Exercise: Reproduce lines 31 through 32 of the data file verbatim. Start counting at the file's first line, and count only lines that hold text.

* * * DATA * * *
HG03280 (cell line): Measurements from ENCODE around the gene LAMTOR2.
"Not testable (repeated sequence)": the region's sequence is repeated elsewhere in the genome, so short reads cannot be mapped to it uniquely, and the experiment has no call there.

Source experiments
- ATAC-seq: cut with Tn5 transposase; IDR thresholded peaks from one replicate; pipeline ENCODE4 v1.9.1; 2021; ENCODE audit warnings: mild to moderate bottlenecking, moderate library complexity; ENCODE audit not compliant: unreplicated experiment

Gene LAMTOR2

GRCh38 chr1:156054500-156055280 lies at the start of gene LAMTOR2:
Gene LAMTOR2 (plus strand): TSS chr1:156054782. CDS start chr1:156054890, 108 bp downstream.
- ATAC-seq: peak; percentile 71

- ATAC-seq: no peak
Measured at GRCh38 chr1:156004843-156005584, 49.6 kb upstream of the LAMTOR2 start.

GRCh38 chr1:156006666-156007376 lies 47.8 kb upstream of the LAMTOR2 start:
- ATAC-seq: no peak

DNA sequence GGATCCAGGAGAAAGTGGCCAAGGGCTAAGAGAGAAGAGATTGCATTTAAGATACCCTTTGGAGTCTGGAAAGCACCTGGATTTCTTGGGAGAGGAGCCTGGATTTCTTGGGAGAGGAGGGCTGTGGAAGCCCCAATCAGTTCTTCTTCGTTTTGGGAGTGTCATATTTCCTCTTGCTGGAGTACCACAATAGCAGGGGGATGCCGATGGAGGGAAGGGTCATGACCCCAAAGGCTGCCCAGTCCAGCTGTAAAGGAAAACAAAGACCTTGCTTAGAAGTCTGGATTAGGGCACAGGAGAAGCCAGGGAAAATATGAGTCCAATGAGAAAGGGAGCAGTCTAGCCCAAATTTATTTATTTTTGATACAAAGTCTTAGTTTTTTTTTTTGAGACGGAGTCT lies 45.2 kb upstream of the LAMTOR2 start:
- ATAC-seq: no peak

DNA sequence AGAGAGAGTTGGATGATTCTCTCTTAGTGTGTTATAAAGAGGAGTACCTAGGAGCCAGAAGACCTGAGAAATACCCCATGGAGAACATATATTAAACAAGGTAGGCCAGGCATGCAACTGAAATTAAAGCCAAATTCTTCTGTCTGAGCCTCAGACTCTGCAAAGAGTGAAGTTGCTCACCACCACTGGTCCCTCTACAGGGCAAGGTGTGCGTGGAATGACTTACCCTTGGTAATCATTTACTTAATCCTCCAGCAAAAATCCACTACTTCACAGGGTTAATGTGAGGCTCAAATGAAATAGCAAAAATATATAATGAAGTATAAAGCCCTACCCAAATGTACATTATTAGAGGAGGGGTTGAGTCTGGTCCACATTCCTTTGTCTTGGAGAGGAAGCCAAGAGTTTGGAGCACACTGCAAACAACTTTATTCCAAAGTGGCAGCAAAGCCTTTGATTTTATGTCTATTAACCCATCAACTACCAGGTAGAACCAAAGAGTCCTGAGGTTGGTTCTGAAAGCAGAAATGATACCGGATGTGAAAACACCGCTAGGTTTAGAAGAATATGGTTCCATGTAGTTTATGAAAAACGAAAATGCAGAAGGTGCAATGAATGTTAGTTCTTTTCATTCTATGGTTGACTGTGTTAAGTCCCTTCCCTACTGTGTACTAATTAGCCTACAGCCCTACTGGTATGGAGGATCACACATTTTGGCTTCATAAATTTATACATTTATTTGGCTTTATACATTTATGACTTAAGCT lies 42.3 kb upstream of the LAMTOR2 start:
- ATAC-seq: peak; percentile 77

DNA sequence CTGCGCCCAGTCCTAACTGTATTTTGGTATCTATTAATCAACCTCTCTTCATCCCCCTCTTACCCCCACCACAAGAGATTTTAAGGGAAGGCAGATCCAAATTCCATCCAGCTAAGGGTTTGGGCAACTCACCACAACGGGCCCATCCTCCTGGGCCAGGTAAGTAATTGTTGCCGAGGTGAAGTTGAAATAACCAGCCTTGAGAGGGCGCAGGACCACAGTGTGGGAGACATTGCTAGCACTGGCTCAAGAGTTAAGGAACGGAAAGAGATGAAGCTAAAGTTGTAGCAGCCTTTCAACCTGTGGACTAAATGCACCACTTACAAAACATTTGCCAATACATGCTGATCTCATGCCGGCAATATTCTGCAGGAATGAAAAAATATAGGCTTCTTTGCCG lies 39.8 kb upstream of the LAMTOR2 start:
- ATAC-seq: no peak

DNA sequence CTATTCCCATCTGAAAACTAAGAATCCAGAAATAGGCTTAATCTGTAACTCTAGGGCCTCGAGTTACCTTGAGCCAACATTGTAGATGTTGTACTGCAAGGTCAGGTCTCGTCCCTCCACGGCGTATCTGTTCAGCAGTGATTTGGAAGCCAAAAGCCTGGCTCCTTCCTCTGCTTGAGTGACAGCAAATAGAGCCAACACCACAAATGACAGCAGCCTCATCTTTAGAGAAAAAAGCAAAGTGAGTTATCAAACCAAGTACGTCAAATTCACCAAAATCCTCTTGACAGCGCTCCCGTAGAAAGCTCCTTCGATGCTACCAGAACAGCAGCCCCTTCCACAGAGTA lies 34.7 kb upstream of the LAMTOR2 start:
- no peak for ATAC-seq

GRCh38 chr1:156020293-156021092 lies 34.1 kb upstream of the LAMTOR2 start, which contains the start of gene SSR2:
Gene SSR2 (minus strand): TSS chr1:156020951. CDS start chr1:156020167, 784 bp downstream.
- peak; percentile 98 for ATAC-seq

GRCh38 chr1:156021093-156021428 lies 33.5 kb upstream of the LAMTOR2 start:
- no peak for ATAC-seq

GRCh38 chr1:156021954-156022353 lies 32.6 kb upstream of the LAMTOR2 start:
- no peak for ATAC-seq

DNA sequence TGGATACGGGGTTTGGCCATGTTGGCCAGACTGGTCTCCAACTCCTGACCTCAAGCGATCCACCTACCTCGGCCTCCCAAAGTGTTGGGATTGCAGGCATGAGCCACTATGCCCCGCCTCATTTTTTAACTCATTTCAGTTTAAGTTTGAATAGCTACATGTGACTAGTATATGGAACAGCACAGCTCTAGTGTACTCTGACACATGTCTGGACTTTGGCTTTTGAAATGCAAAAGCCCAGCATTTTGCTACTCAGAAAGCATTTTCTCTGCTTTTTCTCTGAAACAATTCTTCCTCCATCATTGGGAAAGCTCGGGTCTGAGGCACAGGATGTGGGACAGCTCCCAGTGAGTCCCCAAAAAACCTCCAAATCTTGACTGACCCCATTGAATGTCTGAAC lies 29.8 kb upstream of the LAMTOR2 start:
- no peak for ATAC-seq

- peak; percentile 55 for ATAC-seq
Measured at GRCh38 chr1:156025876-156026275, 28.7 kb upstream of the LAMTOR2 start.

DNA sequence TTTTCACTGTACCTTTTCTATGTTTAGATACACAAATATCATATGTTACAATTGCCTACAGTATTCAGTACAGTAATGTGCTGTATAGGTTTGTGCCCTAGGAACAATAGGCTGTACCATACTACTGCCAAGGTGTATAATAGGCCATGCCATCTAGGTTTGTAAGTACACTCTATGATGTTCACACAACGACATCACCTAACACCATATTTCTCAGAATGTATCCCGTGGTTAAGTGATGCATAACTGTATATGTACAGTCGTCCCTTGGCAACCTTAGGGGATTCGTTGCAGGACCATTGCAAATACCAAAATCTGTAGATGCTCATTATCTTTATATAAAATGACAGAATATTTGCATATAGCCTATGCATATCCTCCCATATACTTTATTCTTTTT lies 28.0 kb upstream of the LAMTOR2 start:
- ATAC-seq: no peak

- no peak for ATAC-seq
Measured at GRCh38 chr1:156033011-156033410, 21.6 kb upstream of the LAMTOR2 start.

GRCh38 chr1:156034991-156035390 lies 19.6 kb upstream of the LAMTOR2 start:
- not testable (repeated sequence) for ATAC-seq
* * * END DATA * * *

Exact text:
Measured at GRCh38 chr1:156025876-156026275, 28.7 kb upstream of the LAMTOR2 start.

DNA sequence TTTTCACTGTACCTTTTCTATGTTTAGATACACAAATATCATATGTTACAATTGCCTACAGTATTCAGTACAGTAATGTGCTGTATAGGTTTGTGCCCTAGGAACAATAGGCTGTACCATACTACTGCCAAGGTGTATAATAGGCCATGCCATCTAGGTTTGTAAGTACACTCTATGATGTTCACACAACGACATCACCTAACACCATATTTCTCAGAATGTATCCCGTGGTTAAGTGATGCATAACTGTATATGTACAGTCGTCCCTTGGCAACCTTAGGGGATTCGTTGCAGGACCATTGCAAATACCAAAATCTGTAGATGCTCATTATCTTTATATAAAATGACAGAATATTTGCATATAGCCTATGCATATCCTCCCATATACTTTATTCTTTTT lies 28.0 kb upstream of the LAMTOR2 start: